Kiwi woman Carla Lee Chambers is in an United States jail for her role in an international baby-farming ring.
But this is not the first time the former Lower Hutt resident has been prosecuted for involvement in baby trading. In 2000, she was convicted of fraud in Wellington District Court for her part in running a New Zealand surrogacy ring.
In the latest case, the 51-year-old was charged, with two other women, after an extensive investigation by the FBI. Her co-offenders – two high-profile US lawyers – were jailed for fraud.
US prosecutors said the women enticed couples into a complicated "baby-selling scheme" with promises of genetically desirable babies from anonymous donors.
"They were criminals that were creating human life for sale," surrogacy lawyer Andrew Vorzimer said.
"Many people consider this to be a surrogacy arrangement gone awry. But this was not surrogacy in any shape or form. They attempted to create the most marketable baby available, which was blond hair, blue-eyed baby, while simultaneously pulling on the heartstrings of intended parents."
A sister-in-law of Chambers, who lives in the Hutt Valley, said last night that family members were disgusted by her actions. "She was married to my brother and this is a terrible situation."
The FBI began investigating the case after complaints from several of the surrogates.
Chambers and one of her co-accused were tasked with recruiting women to act as surrogates, who would then travel to Ukraine to be implanted with donated sperm and eggs. Those who completed the pregnancy would be paid sums of more than $40,000.
When the surrogates' pregnancies had reached the 12-week mark, the women would offer up their babies to US parents desperate to adopt.
The prospective parents were told that previously organised surrogacy arrangements had fallen through and that they could have the child for around $180,000. The scam reportedly netted the women millions.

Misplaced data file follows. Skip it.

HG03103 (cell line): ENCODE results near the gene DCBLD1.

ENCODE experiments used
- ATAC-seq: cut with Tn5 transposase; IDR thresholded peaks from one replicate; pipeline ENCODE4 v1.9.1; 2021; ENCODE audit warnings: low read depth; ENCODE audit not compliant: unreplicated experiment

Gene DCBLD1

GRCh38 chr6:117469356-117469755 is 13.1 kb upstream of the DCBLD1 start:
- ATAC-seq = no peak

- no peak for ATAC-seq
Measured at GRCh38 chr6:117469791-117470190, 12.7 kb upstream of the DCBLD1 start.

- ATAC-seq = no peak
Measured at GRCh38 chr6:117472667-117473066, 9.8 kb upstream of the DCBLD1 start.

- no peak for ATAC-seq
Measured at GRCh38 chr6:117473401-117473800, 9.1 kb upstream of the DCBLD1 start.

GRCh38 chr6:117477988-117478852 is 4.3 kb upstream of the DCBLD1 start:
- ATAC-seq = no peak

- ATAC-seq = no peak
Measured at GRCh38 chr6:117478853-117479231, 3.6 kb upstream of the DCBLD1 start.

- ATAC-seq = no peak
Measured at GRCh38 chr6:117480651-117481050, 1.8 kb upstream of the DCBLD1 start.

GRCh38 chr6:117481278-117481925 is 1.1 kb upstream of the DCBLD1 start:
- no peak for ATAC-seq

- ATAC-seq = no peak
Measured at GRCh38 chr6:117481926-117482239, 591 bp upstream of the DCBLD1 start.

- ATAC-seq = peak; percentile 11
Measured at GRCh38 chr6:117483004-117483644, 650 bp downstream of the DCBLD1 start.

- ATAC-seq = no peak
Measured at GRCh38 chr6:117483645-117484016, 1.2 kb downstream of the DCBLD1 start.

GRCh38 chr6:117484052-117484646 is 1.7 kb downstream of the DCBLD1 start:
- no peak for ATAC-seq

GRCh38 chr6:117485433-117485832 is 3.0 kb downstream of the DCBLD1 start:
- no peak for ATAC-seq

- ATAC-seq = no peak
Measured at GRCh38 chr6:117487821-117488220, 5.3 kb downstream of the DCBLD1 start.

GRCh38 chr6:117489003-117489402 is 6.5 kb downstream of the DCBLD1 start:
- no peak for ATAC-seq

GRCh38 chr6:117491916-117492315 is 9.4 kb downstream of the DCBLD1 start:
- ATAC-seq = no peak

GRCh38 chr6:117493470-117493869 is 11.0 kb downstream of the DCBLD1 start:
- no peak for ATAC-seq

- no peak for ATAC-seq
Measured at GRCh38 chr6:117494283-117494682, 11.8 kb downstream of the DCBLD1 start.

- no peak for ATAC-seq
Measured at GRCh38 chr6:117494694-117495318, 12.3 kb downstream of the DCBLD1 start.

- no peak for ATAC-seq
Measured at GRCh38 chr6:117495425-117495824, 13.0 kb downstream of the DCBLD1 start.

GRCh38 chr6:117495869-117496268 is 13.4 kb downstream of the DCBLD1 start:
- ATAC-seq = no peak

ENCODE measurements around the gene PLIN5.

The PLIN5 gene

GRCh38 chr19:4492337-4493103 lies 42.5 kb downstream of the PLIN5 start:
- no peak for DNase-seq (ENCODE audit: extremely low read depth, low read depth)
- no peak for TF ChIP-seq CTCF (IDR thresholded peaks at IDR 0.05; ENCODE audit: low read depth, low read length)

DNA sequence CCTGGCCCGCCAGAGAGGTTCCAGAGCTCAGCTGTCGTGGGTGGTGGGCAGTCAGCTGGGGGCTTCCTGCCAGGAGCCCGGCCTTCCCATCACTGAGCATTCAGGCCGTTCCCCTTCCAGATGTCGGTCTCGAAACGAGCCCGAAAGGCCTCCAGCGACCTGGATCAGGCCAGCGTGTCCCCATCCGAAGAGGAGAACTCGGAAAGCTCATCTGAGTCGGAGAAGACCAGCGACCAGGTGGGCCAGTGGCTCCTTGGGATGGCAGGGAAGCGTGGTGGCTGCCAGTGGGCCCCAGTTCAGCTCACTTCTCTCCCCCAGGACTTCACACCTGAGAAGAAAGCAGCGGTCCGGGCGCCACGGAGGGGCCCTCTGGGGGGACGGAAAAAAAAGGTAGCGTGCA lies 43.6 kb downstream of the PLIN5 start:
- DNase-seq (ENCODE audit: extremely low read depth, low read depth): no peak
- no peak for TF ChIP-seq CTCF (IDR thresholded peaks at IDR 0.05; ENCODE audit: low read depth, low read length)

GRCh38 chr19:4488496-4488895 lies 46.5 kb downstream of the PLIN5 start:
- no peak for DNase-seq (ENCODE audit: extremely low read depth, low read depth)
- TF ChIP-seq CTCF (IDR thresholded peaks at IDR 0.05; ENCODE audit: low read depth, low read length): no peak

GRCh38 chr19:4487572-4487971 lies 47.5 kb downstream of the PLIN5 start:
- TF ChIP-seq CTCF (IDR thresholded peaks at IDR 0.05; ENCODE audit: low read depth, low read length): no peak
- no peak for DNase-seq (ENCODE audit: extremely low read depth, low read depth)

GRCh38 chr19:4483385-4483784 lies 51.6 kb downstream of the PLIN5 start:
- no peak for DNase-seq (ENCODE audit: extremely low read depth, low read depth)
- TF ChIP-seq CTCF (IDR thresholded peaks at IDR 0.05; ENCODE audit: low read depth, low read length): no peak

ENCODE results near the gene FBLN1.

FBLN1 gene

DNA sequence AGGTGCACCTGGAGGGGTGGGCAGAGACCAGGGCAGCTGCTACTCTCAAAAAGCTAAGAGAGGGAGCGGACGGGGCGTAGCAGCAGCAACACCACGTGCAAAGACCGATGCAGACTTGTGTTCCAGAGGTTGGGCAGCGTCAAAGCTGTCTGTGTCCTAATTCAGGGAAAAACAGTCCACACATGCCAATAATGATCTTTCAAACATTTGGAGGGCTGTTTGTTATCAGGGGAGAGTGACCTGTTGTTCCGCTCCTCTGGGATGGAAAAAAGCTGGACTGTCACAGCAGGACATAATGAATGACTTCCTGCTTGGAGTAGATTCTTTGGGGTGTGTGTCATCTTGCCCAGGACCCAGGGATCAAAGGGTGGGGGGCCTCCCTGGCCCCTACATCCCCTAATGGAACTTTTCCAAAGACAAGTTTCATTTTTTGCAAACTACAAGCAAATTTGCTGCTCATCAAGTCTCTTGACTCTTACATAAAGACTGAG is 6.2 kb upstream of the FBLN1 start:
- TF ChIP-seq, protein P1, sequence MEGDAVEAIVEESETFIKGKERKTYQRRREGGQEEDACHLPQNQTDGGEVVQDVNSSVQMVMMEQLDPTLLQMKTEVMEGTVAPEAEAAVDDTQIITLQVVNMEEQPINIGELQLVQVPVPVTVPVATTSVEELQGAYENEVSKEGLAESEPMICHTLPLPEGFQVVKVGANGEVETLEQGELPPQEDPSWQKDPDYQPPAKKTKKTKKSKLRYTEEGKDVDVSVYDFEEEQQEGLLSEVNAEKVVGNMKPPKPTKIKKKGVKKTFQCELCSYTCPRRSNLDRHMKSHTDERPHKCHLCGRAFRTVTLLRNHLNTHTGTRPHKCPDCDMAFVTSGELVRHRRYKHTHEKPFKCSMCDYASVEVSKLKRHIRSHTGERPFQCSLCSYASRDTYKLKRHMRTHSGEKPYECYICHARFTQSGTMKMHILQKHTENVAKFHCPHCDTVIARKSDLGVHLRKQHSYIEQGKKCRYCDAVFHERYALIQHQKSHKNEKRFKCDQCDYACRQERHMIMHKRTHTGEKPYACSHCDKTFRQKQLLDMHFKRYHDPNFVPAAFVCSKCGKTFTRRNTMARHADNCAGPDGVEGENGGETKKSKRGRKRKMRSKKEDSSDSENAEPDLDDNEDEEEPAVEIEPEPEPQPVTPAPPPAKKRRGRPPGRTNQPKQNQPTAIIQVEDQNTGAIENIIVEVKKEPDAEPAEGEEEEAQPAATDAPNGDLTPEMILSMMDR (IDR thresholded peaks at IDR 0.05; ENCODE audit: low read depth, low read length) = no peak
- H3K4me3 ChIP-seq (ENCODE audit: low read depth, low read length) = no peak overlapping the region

Prosecutors said Chambers and one of her co-accused – prominent US lawyer Theresa Erickson – had devised the scheme as far back as 2005.
In August last year, Chambers pleaded guilty in a San Diego court to a charge of "monetary transactions in property derived from illegal activity".
She was sentenced last month to five months in a federal jail and seven months' home confinement, The LA Times reported. She had faced up to five years' imprisonment.
In 2000, Chambers, who was then living in Avalon, Lower Hutt, was found guilty of seven charges of fraud relating to her setting up a surrogate mother scheme here in New Zealand. She was not charged directly for operating a surrogacy operation as it was not illegal under New Zealand law.
Chambers advertised for New Zealand women to be artificially inseminated, placing ads in The Evening Post and Little Treasures magazine.
During the hearing, Crown prosecutor Grant Burston said the case was about how she had gone about the surrogacy scheme, giving fertility drugs meant for herself to other women and using a Medlab form to obtain a test for one of her surrogates.
Mr Burston said American couples would pay $40,000 for a child, and the surrogates were told they would get about $10,000. She had a stable of sperm donors.
NZ SURROGATE LAID COMPLAINT OVER CHAMBERS
In 1998, a New Zealand woman who acted as a surrogate for Carla Chambers and was going to sell her baby, spoke out.
The woman, known as Racheal, said she answered an advertisement in The Evening Post in 1996 to become a surrogate mother.
She had already had two sons adopted out and wanted to help other couples.
"I had been wanting to do surrogacy for a while. She [Carla Chambers] rang me two days later. I thought she was the wife. I didn't realise she was a go-between."
Chambers told her the baby would be adopted by an American couple. Racheal was to be paid $10,000 and travel to the US, all expenses paid, to have the baby.
It took her seven months to get pregnant, during which she said she was given fertility drugs by Chambers that caused problems for her. "After about two months into the pregnancy I decided not to go ahead with it. It didn't matter about the money. I just said, 'no, I can't do this'."
Racheal laid a complaint with police against Chambers while pregnant. "I felt what was going on was wrong. From my perspective, helping people adopt out, and in, is not wrong but her way of making babies for sale is not right."
Racheal knew of about six surrogate mothers who had been involved with Chambers. A friend, who was already pregnant, had given her baby up for adoption to an American couple and been paid $8000.
"If [Chambers] wasn't getting paid for it and only helping those that wanted to be helped [it would be fine] but because it's a business to her ... I think she has to be stopped."